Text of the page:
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Oregon lawsuit leads to removal of the residency requirement

On March 28, a lawsuit challenging the constitutionality of Oregon’s Death with Dignity Act reached a settlement in the U.S. District Court in Portland, Oregon. Result: Oregon will no longer require terminally ill patients to be residents of the state to access their Death with Dignity law.

Role of RTD Societies

The lawsuit was filed in October on behalf of Dr. Nicholas Gideonse, a Portland physician. Gideonse was working with the nonprofit organization Compassion & Choices that advocates for end-of-life care.

Our member society Death with Dignity thinks every state should start this process and follow Oregon’s lead. DWD spokesperson George Eighmey: “This could positively impact thousands of terminally ill patients across the country.”

Legal question

Dr Gideonse and RTD Society Compassion & Choices sued the state’s governor, attorney general, Multnomah County’s district attorney and state health officials. They contended that restricting the right to die by state lines violated Oregon’s Death with Dignity Act and the U.S. Constitution. The premise of the lawsuit was that patients can travel to Oregon for every other kind of medical treatment without being a resident, so why are patients prohibited from traveling there for Death with Dignity? In settling the case, both the Oregon Health Authority and the Oregon Medical Board have asked the Legislature to remove the residency requirement from their existing Death with Dignity law.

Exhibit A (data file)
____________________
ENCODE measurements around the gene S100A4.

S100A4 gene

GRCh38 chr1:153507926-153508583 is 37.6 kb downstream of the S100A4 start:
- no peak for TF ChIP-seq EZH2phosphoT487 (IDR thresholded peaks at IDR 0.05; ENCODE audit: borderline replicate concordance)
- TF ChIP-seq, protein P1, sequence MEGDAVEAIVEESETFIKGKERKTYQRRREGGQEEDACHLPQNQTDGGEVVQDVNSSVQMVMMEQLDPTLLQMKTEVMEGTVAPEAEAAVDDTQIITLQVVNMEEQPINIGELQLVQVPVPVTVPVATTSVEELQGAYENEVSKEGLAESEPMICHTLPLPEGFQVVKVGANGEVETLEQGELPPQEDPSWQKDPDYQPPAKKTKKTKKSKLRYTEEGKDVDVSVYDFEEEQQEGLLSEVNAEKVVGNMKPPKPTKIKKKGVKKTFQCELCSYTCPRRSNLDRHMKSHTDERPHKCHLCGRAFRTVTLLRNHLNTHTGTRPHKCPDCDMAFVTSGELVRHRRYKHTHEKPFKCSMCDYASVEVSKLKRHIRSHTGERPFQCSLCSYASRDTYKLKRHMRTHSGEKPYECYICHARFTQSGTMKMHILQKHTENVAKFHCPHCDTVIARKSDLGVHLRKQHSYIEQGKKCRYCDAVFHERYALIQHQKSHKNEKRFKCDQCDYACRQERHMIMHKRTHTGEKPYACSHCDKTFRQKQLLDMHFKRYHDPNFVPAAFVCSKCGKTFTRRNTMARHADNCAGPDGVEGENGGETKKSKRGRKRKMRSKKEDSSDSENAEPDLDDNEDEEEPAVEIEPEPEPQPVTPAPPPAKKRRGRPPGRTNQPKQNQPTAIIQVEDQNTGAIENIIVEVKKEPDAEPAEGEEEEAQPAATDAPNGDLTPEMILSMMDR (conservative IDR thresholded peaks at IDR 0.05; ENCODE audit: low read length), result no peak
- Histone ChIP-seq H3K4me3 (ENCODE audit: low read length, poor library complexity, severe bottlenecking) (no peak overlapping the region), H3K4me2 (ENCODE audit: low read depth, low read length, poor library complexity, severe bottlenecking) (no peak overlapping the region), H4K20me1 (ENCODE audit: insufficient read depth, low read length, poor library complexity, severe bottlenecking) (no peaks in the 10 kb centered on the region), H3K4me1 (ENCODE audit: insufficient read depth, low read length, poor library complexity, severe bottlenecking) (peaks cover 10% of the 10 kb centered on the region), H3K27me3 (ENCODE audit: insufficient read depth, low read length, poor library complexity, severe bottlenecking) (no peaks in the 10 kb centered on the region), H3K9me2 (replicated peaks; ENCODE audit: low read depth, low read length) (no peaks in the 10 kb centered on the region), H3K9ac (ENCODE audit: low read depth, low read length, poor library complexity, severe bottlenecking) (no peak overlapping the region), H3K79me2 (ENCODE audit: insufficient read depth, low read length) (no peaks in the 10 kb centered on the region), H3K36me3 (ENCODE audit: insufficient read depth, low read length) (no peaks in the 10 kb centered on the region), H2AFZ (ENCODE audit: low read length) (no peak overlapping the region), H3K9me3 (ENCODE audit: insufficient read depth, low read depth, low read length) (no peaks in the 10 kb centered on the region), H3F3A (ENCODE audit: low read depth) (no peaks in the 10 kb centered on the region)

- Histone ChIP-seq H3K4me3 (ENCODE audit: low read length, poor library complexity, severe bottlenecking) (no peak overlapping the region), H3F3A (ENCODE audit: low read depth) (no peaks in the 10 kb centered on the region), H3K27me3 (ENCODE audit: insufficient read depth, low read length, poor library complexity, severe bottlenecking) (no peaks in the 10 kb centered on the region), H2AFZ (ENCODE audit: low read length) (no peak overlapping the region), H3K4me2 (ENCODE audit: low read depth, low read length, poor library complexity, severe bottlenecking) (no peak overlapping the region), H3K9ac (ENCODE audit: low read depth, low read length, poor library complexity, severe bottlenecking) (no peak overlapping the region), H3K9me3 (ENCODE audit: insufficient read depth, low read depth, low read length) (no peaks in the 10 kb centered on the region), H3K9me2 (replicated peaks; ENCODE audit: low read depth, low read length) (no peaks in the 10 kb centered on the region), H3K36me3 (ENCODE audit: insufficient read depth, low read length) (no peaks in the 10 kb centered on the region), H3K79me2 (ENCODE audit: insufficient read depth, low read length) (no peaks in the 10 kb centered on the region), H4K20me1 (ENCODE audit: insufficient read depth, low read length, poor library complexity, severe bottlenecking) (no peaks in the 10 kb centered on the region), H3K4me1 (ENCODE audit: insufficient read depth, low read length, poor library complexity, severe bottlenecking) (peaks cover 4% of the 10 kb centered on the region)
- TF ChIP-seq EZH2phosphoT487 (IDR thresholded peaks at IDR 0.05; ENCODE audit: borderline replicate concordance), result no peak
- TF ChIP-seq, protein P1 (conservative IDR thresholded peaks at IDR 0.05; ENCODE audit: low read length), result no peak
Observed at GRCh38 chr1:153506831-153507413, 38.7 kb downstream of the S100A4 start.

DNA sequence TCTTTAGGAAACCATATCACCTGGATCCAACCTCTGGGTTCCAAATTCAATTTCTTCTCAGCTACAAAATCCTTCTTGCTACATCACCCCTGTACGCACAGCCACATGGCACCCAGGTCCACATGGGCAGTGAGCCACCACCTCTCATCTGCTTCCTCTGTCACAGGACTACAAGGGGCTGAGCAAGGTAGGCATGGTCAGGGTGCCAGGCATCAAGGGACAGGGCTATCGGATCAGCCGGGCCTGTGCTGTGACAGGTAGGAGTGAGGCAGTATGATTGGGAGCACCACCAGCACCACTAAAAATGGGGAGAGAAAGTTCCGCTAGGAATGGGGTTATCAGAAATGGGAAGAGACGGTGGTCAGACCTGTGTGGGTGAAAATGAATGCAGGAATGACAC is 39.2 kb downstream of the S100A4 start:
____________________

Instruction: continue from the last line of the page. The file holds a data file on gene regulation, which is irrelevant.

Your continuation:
Meaning of the lawsuit and the settlement

After 25 years of experience in Oregon, the end of the residency requirement removes part of the burden for dying patients seeking this option. It means qualified patients can now choose their doctor. It means peace of mind. It ensures a better death for so many people.

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Below you find the lawsuit and the settlement: